16 People Honored As Carnegie Heroes
Apr. 25, 1986
PITTSBURGH (AP) _ A 14-year-old Louisiana boy who battled his way through rapids to save a drowning canoeist has earned a spot on the Carnegie Hero Fund Commission's honor roll.
D. Robert Young Jr., who was recognized for his heroism Thursday, was canoeing with his family and friends in Buffalo River near St. Joe, Ark., on May 26, 1985, when his boat overturned.
Velma Messer, 37, a non-swimmer, was among those who went overboard.
''He knew she was drowning and that he had to get over there to her,'' his mother, Marcia Young, 41, said from the family's Forest Hill, La., home.
Young held Mrs. Messer's head above water and struggled to pull her to shore. His father then helped him bring her to safety. The teen-ager and Mrs. Messer have since become fast friends, according to Mrs. Young.
''They were friends before, but now they're real, real close,'' she said. ''We have a pool and he's told her she has to come down this summer to learn to swim.''
The teen-ager was the youngest of 16 people from 10 states and Canada honored for risking their lives to save others. The honorees were awarded a bronze medal and $2,500. Three of the 16 died in the rescue attempts.
The non-profit commission has honored 6,985 Americans and Canadians since it was founded by industrialist Andrew Carnegie in 1904.
Among the latest recipients is Edward F. Person, 31, a farmer from Moultonborough, N.H., who said he didn't think think twice when he rushed to help a state police officer struggling with a prisoner over her gun.
''It's just something that had to be done,'' he said. ''Maybe it's a little different here than other parts of the country. But out here, when somebody's in trouble, you give them a hand. You think about the consequences later. Luckily, nobody got hurt.''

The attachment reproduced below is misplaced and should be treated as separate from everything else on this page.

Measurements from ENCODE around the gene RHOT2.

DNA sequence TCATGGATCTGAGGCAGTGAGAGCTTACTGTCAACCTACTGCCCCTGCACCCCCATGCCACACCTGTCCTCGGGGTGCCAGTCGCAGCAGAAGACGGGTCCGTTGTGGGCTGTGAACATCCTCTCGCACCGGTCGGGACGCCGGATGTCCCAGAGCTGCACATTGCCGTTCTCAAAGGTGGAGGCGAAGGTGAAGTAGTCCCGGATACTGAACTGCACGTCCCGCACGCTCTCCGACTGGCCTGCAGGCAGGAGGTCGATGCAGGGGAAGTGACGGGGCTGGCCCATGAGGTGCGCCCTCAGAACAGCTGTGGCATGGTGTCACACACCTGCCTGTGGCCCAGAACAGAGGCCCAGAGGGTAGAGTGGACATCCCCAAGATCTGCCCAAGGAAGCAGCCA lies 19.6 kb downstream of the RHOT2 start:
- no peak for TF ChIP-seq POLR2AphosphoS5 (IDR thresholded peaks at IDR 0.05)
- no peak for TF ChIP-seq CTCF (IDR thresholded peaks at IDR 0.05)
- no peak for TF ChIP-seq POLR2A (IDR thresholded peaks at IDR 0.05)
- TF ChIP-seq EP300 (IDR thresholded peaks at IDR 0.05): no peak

Person said he had just returned to his vegetable and poultry farm Aug. 14, 1984, when he saw a police car pull off the road and heard cries for help. He rushed over and found Trooper Kathleen M. Harte struggling with a prisoner.
Person leaned into the car and put his hands over the trooper's gun to keep it from going off. Harte broke free, and both she and Person fled to safety.
The prisoner escaped in the car, but was tracked down two days later and committed suicide.
Also recognized Thursday were:
-Mary Elizabeth Brayboy, 44, of Baton Rouge, La., who prevented two co- workers from being shot by an enraged employee at their office in Carville, La., on March 29, 1984.
-Kerry E. Cochran, 30, of Parkersburg, W.Va., who rescued a truck driver from his burning rig near Knightstown, Ind., on Feb. 20, 1985.
-Gloria Duncan, 27, of Fort St. James, British Columbia, who saved a woman from being stabbed to death along a rural road near Pinchi, British Columbia, on May 14, 1984.
-Bertha Flores, 30, a temporary worker at a home for adolescent girls in Brawley, Calif., who helped two residents escape when fire engulfed the home on Feb. 15, 1984. The Calexico, Calif., resident died while attempting to rescue her 5-month-old son, Victor, from the building. The infant also died.
-Kurt Lee Gain, 18, of Seldovia, Alaska, who saved two boys from drowning in a lake in Anchorage, Alaska, on Sept. 8, 1984.
-Samuel M. Graves Sr., 60, of Fairfield, Ala., who died after trying to save a child from a burning mobile home in Brighton, Ala., on Jan. 5, 1985.
-Oscar E. Harper, 42, of Athens, Ga., who saved a 4-year-old neighbor boy from being shot to death by a man who had just gunned down the child's mother at their home on Sept. 7, 1985.
-James L. Hoban III, 33, of Bear, Del., who saved a man from drowning in the Atlantic Ocean near Chincoteague, Va., on July 7, 1985.
-Kenneth Levi Jackson, 30, of Cape Breton Island, Nova Scotia, who dove into the frigid waters of the Georges River in Nova Scotia on April 12, 1984, to save a woman from drowning.
-Robert Pacheco, 40, of Westport, Mass., who saved a man from being struck by a falling crane in Jersey City, N.J., on Jan. 18, 1984.
-Tomas R. Pepin, 33, of New Britain, Conn., who died trying to save a woman from drowning in a stream near Matunuck, R.I., on Sept. 8, 1985. Both were carried by the current into the Atlantic Ocean. The woman survived.
-Anthony T. Sena, 19, of San Bernardino, Calif., who tried to save a woman from being stabbed to death in the convenience store where he worked in San Bernardino on April 14, 1984. The woman later died.
-Neal T. Wholey, 19, of West Hartford, Conn., who saved a 13-year-old girl from drowning in the Connecticut River near Rocky Hill, Conn., on June 28, 1985.
-John Woodhouse, 22, of Edmonton, Alberta, Canada, who rescued a man from a burning car in Edmonton on Feb. 3, 1985.